Friday, 27 December 2013

Theatre review: Meet Me In St Louis

A 1944 Judy Garland film a couple of whose songs became enduring standards, the 1989 stage adaptation evidently didn't become quite as iconic, as it's only getting its UK premiere 26 years later. I'm not huge on old-fashioned musicals but Robert McWhir at the Landor has a good track record with them so Meet Me In St Louis was a good bet for a bit of a break over Christmas. Apparently based on a number of short stories, it's evident in the rather vague storyline that follows the Smith family of St Louis over the year 1903, as they anticipate the World's Fair opening in their town the following year. Along the way the two eldest daughters fall in love, and as Christmas approaches they face the possibility of having to leave the place they were born as their father plans to move the family to New York.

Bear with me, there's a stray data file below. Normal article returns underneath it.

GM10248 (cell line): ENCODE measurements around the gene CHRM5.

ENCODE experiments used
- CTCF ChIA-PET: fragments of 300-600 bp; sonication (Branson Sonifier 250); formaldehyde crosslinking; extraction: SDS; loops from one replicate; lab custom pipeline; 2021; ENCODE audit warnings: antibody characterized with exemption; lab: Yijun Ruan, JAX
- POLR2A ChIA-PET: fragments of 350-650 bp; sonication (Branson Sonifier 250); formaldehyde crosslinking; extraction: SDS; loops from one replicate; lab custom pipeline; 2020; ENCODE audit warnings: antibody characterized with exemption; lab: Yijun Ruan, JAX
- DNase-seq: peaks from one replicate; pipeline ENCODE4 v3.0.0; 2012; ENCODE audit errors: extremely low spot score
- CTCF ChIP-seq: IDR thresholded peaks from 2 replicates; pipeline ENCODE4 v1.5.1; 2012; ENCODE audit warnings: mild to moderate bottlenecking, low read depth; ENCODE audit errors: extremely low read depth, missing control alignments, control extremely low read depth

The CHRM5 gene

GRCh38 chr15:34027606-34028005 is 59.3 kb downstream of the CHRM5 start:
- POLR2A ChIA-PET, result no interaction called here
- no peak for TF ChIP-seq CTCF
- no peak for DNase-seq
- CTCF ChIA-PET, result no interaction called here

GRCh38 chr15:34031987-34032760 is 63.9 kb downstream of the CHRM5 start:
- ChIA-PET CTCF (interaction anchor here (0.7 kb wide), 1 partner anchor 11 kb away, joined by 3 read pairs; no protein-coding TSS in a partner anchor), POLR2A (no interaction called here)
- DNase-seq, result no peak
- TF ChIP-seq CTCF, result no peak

Monday, 23 December 2013

Theatre review: The Duck House

In May 2009, a story broke about the biggest Parliamentary scandal in... well, in about a week, realistically. They're not exactly thin on the ground, Parliamentary scandals. The one we're looking at here is the expenses scandal, that saw Members of Parliament abusing their right to claim business expenses from taxpayers' money. Eventually the news would settle on the biggest issue, of MPs from all parties using their need for two residences (one in their constituency and one near Westminster) as a pure money-spinner. But initially all the attention was on the irrelevant receipts being charged to public funds, from the petty - 1p for a phone call - to the surreal - a moat, and a glittering toilet seat. The most notorious item an MP attempted (albeit unsuccessfully) to claim for was The Duck House.